It may also be seen from the circuiting arrangement of the heat exchanger in FIG. 2 that, when the outdoor heat exchanger is functioning as a condenser and the hot gas is being delivered thhrough the manifold 56, the delivery to the plurality of circuits by this manifold is at a location remote from the physical location ofthe subcooler section. Thus even those portions of the plurality of circuits which are located physically adjacent the subcooler section constitute the downstream portions of these circuits in the cooling mode and accordingly thermal coupling through the fins between the subcooler section and the main part of the coil is reduced.

It may also be seen from FIG. 3 that the circuitry of the subcooler section is such that, when it is functioning as a subcooler and receiving refrigerant liquid through line 58, the circuitry is that of a counterflow arrangement with respect to airflow through the heat exchanger. This promotes the subcooling function of the section.

Thus the total arrangement allows for adequate subcooling of the refrigerant when the unit is operated in a cooling mode, but does not burden the outdoor coil with the pressure drop which would be associated with passing all of the system refrigerant through a series circuit of eight tubes (which the subcooling section comprises) when the outdoor coil must function as an evaporator in the heating mode. The eight unused tubes of the subcooling section serve as a storage volume for system refrigerant when the unit operates in the heating mode and the system requires less active charge. Thus most of the indoor coil is therefor available as an active condenser since it need not perform any storage function.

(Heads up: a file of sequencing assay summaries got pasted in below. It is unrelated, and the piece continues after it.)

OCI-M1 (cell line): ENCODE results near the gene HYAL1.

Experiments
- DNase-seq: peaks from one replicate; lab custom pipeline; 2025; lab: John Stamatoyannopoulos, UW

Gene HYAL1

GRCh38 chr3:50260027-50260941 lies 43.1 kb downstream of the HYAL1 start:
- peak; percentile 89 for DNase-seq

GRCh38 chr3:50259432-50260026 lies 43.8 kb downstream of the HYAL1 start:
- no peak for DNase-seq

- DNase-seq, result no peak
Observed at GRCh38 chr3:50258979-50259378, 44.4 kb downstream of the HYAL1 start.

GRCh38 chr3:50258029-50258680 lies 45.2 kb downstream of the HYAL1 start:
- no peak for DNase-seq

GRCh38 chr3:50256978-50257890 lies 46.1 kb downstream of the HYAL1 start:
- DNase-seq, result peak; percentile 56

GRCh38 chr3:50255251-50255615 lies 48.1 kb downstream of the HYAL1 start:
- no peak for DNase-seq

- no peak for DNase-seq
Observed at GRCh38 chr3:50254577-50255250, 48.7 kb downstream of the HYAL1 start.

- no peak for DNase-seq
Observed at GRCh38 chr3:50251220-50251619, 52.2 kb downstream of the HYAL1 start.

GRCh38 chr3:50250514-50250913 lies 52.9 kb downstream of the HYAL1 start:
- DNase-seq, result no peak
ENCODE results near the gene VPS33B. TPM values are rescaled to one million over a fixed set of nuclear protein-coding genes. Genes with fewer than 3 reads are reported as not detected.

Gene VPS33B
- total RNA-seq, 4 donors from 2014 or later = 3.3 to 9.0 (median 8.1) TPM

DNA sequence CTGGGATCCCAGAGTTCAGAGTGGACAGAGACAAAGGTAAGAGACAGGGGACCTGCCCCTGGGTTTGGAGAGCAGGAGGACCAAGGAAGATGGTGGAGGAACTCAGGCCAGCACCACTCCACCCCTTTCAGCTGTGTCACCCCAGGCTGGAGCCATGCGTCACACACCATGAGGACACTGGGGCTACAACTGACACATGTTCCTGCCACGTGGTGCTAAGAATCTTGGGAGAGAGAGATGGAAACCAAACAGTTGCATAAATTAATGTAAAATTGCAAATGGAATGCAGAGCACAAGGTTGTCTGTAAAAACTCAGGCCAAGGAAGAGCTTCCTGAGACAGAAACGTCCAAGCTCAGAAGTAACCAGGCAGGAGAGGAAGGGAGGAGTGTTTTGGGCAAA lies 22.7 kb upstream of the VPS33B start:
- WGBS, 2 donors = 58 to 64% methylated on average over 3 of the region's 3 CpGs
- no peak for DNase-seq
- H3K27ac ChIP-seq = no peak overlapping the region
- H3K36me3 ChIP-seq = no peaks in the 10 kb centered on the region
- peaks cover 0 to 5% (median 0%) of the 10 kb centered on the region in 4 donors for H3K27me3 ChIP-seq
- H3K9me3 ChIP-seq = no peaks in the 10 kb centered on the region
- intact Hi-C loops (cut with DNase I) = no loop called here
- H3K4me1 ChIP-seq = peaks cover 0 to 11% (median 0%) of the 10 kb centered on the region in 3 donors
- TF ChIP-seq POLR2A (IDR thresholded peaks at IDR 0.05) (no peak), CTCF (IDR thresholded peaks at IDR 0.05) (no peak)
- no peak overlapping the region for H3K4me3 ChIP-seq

Patent Citations
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Referenced by
Citing PatentFiling datePublication dateApplicantTitle
US4449377 *Mar 14, 1983May 22, 1984Westinghouse Electric Corp.Thermosyphon coil arrangement for heat pump outdoor unit
US4483156 *Apr 27, 1984Nov 20, 1984The Trane CompanyBi-directional variable subcooler for heat pumps
US5165254 *Aug 1, 1991Nov 24, 1992Institute Of Gas TechnologyCounterflow air-to-refrigerant heat exchange system
US8191384Feb 9, 2007Jun 5, 2012Danfoss A/SRefrigeration system
US8607854 *Nov 19, 2008Dec 17, 2013Tai-Her YangFluid heat transfer device having plural counter flow circuits with periodic flow direction change therethrough
US8651171 *Nov 17, 2008Feb 18, 2014Tai-Her YangSingle flow circuit heat exchange device for periodic positive and reverse directional pumping
US20100122801 *Nov 17, 2008May 20, 2010Tai-Her YangSingle flow circuit heat exchange device for periodic positive and reverse directional pumping
US20100122804 *Nov 19, 2008May 20, 2010Tai-Her YangFluid heat transfer device having multiple counter flow circuits of temperature difference with periodic flow directional change
US20130092355 *Apr 18, 2013Trane International Inc.Heat Exchanger With Subcooling Circuit
WO2007093175A1 *Feb 9, 2007Aug 23, 2007Danfoss AsCooling system
Classifications
U.S. Classification62/324.6
International ClassificationF25B13/00, F25B39/00
Cooperative ClassificationF25B2600/2511, F25B2341/0661, F25B2313/0254, F25B2313/0252, F25B2400/06, F25B39/00, F25B2313/023, F25B2313/02731, F25B13/00, F25B2313/02741, F25B2400/16
European ClassificationF25B13/00, F25B39/00
Legal Events
DateCodeEventDescription
Mar 1, 1982ASAssignment
Owner name: MCQUAY-PERFEX, INC., MINNEAPOLIS, MN A CORP. OF MN
Free format text: ASSIGNMENT OF ASSIGNORS INTEREST.;ASSIGNOR:WESTINGHOUSE ELECTRIC CORPORATION, A CORP. OF PA;REEL/FRAME:003954/0610
Effective date: 19820204
Owner name: MCQUAY-PERFEX, INC., A CORP. OF MN, MINNESOTA
Free format text: ASSIGNMENT OF ASSIGNORS INTEREST;ASSIGNOR:WESTINGHOUSE ELECTRIC CORPORATION, A CORP. OF PA;REEL/FRAME:003954/0610
Effective date: 19820204
Nov 4, 1983ASAssignment